There are thousands of ways you can decorate a wet felted project. Some just involve wool, others can include silk or other fabrics, as you know. This is then called Nuno felting. But today I bring you a sample that contains wool, silk and something else.
I wanted to show you an example of how you can use a transparent piece of silk to hold any type of synthetic material, that wouldn’t otherwise attach to wool. In this case, I’ll be using a pre-felt and a piece of white silk chiffon with the same size as the pre-felt. Alternatively, you can lay merino wool tops or batts, and use light gauze instead of silk.
TIP # 1 – USE LIGHT GAUZE INSTEAD OF SILK TO MAKE YOUR EXPERIMENTS CHEAPER
I’m also using circles of a synthetic golden fabric (that doesn’t attach to wool), but you can choose countless other materials like small beads or sequins, for example.
If you’re making a sample, please remember to measure the size of the wool now and after shrinkage.
TIP # 2 – ALWAYS MEASURE YOUR SAMPLE BEFORE AND AFTER FELTING
My sample measures 38 cm x 28 cm.
I’ll start by getting the wool wet, so that the silk attaches to the wool straight away. I’m working with cold water, because hot water makes wool felt quicker. And we don’t want that to happen before the wool fibers attach to the silk.
TIP # 3 – USE COLD WATER WHEN NUNO FELTING
Be careful when laying the silk on the wool because you have to adjust it. If you think that it might be too difficult for you, place the silk on the wool first, and add the water in the end. Use a net to avoid that the materials move around.
TIP # 4 – USE A NET TO AVOID MATERIALS FROM SLIDING
Apply the soap very lightly, either directly or by putting soap on your hands first.
In case you haven’t noticed, I’m not working with bubble wrap here. And there’s a very good reason for that. I’m working with pre-felt, which is very thin and delicate. If you use bubble wrap with this material combination, the edges of the pre-felt won’t be nice and straight. They’ll become irregular, because they conform to the shape of the bubbles.
TIP # 5 – DON’T USE BUBBLE WRAP WHEN WORKING WITH DELICATE MATERIALS
Just apply enough soap, so that you can see some foam. And remember not to soak the wool. In this case you don’t have to worry too much about having the net stick to the wool, because it’s covered by the thin silk.
A note on the materials you put in between the wool and the silk. Don’t use objects that are heavy and avoid having them too close to each other. There should be silk between them, so that they attach nicely to the wool. Also, remember to massage the silk around the objects.
When you’ve rubbed all the area with the net, you can rub lightly for a while, just with your hands. This way you ensure the silk won’t slide out of place when you start rolling. The cue you should be watching for are the little fibers of wool coming over to the silk surface. You’ll also start feeling that the silk is attaching, because it feels firmer. Make sure the whole surface looks ok.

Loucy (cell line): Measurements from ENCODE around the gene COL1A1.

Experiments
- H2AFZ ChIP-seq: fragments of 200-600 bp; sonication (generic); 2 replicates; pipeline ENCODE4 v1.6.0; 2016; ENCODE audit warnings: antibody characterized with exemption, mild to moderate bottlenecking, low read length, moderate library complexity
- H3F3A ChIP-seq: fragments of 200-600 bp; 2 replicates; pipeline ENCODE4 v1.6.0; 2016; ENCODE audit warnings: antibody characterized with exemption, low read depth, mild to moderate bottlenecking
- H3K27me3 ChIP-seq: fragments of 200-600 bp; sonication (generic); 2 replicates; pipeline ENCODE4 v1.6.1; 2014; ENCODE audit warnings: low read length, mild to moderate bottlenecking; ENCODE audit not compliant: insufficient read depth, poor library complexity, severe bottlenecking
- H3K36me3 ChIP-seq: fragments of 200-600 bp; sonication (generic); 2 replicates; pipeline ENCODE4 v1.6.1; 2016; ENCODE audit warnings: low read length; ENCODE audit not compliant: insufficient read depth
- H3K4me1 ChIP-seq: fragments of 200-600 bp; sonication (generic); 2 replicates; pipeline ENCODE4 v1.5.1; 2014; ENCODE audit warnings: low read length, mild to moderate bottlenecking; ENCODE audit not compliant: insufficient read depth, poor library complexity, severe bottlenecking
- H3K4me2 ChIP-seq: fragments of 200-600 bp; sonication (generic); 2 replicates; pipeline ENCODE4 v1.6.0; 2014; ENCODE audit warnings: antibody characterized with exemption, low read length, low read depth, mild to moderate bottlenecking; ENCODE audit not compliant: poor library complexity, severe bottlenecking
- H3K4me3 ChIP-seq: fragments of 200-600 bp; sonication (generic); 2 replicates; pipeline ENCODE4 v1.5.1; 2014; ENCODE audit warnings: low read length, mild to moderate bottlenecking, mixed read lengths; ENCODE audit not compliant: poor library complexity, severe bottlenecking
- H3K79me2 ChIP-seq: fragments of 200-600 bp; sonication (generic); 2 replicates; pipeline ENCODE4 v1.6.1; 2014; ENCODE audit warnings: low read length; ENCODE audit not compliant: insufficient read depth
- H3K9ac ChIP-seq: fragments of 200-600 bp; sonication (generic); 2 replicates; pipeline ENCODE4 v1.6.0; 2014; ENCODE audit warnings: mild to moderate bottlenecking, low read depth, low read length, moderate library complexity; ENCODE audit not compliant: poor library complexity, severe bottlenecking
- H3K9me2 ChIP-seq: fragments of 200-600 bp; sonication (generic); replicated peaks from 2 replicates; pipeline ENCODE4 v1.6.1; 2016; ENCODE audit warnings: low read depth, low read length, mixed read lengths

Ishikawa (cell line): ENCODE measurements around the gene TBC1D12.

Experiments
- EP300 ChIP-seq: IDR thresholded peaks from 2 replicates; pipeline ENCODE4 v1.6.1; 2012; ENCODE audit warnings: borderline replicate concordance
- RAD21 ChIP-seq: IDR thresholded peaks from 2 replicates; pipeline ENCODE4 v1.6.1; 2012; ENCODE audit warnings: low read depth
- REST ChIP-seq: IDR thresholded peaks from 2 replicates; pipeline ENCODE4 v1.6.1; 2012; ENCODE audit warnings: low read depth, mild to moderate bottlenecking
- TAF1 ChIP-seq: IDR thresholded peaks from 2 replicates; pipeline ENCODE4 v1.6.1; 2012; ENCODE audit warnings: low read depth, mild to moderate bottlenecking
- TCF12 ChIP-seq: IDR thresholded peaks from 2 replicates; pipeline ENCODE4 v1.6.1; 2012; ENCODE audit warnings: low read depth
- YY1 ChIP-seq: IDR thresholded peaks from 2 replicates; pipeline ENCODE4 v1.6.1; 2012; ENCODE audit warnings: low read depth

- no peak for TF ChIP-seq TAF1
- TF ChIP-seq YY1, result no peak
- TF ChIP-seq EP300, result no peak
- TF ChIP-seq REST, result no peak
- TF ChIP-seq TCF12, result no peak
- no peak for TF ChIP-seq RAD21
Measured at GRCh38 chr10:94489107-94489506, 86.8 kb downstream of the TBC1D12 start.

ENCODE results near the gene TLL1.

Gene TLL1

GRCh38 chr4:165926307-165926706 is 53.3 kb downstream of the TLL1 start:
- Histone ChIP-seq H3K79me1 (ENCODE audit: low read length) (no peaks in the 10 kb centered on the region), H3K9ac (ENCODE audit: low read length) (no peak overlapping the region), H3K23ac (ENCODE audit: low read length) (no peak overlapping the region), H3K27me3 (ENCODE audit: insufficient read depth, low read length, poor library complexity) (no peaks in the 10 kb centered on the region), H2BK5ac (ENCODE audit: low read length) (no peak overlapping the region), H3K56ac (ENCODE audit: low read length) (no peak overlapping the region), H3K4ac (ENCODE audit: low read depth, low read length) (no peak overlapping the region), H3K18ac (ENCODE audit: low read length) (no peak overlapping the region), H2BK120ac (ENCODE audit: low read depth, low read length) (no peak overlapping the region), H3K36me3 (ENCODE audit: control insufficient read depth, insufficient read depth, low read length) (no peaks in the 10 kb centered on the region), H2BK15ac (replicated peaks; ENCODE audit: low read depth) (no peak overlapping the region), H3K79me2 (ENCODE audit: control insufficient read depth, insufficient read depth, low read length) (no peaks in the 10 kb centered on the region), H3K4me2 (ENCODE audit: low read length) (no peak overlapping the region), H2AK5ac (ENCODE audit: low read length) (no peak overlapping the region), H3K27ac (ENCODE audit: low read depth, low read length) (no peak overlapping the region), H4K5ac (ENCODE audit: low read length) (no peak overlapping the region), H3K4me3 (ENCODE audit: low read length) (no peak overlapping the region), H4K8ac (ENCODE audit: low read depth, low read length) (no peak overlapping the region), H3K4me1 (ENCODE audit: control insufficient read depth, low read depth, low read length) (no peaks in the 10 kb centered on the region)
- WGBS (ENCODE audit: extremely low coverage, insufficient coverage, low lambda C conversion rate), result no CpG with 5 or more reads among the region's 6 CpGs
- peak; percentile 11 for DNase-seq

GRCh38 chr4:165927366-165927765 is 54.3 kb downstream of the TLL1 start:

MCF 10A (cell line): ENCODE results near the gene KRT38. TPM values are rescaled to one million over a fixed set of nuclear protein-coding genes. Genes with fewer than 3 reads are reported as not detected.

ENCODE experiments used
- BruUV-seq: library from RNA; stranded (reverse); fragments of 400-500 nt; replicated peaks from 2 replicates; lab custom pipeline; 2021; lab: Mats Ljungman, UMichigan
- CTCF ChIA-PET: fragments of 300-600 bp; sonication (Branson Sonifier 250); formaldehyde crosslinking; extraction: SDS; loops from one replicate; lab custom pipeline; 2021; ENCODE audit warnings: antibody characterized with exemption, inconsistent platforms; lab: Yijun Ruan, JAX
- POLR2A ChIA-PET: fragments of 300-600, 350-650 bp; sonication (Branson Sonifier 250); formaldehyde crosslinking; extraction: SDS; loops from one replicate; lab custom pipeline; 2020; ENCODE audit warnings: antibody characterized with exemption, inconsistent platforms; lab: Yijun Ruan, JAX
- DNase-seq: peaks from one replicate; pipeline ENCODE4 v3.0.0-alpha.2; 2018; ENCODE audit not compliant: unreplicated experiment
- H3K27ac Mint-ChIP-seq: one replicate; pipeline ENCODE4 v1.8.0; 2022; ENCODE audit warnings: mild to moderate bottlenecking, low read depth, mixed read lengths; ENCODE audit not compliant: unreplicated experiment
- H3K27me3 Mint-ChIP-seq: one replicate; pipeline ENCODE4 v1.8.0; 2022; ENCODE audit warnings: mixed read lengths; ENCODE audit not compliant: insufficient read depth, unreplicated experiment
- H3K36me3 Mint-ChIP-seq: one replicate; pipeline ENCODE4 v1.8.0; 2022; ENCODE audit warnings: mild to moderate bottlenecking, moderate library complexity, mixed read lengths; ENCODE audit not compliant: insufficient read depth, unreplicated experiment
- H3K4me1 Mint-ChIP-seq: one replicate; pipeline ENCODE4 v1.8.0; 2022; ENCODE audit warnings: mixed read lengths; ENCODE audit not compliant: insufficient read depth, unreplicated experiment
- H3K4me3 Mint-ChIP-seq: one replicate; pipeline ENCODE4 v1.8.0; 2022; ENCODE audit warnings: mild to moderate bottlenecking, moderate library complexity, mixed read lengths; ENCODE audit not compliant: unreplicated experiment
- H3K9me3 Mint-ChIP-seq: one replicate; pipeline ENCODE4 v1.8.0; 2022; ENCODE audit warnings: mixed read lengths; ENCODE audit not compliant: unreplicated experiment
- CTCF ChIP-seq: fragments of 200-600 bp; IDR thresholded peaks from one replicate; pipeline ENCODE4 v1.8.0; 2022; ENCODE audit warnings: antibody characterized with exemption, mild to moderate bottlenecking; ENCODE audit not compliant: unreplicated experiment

And now you can flip it and shortly massage on the other side as well. It looks really good. The fibers are sticking and now it’s safe to move the sample around.
So, I’ll start fulling. It’s better to use a piece of synthetic fabric like this to protect the fibers. Because it’s synthetic, it doesn’t attach to the wool.
TIP # 6 – USE SYNTHETIC FABRIC TO PROTECT THE FIBERS FROM THE BAMBOO MAT
I’ll fold it to cover the sample from both sides. Now I need more water and more soap. Water and soap make everything glide nicely. I’m using a small bamboo mat for rolling. Use something hard for the core: that can be a pool noodle or a rolling pin, for example. Make sure you roll tightly to avoid wrinkles in the wool.
TIP # 7 – ALWAYS ROLL TIGHTLY TO AVOID WRINKLES FORMING IN THE WOOL
And start rolling.
Repeat from the other side.
Then turn it over. Stretch the wool properly to avoid wrinkles.
Make sure you roll from all four sides.
Then repeat from the sides. In this case, I’ll have to fold it to make it fit the bamboo mat, but that’s not a problem. I’ll just have to pay attention, so that I don’t get a big wrinkle in the middle.
TIP # 8 – IF THE PIECE DOESN’T FIT THE MAT, YOU CAN FOLD IT
Repeat from the other side. Open the package and flatten the felt.
TIP # 9 – REMEMBER TO FLATTEN THE FELT NOW AND AGAIN
Fold again and turn it around. Again, make sure you roll from all four sides.
Let’s see. It looks pretty good. The silk has attached well. But I still find it too big. I’ll try kneading a bit to get a quicker shrinkage. It’s not risky anymore because the fibers are well attached.
TIP # 10 – KNEADING MAKES FELT SHRINK QUICKER
Now I have to get rid of some of this soap. It’s just too much.
Ok, now I’ll stretch it out to see what it looks like and check the shrinkage. I’m not happy about the edges. They are still too curly.
This is now 32 cm. it was 38 cm, remember? And this is 24 cm. it was 28 cm. If you’re aiming for a shrinkage of 30%, it’ll have to shrink a bit more: to 26,6 cm x 19,6 cm. So, I’ll work on it further. Apply water and soap again. And I’ll rub further to have more control of the process. It’ll also give me the chance to concentrate on the edges. In fact, this is where I’ll start.
TIP # 11 – RUBBING IS THE BEST WAY TO GET NICE EDGES
Watch how I’m rubbing diagonally here to make the corner shorter.
TIP # 12 – RUB DIAGONALLY TO SHORTEN THE CORNERS
I don’t want to bore you with more repetitions. I just went on rubbing on the places I wanted to shorten. And I ended up with exactly 26,6 cm x 19,6 cm. The 30% shrinkage rate I wanted!
P.S.: Since the new site is taking longer than initially expected, I’ve reactivated the tutorials selling in my Etsy shop. I had some of you asking how they could buy the tutorials, so I decided this would be the best solution for the time being.
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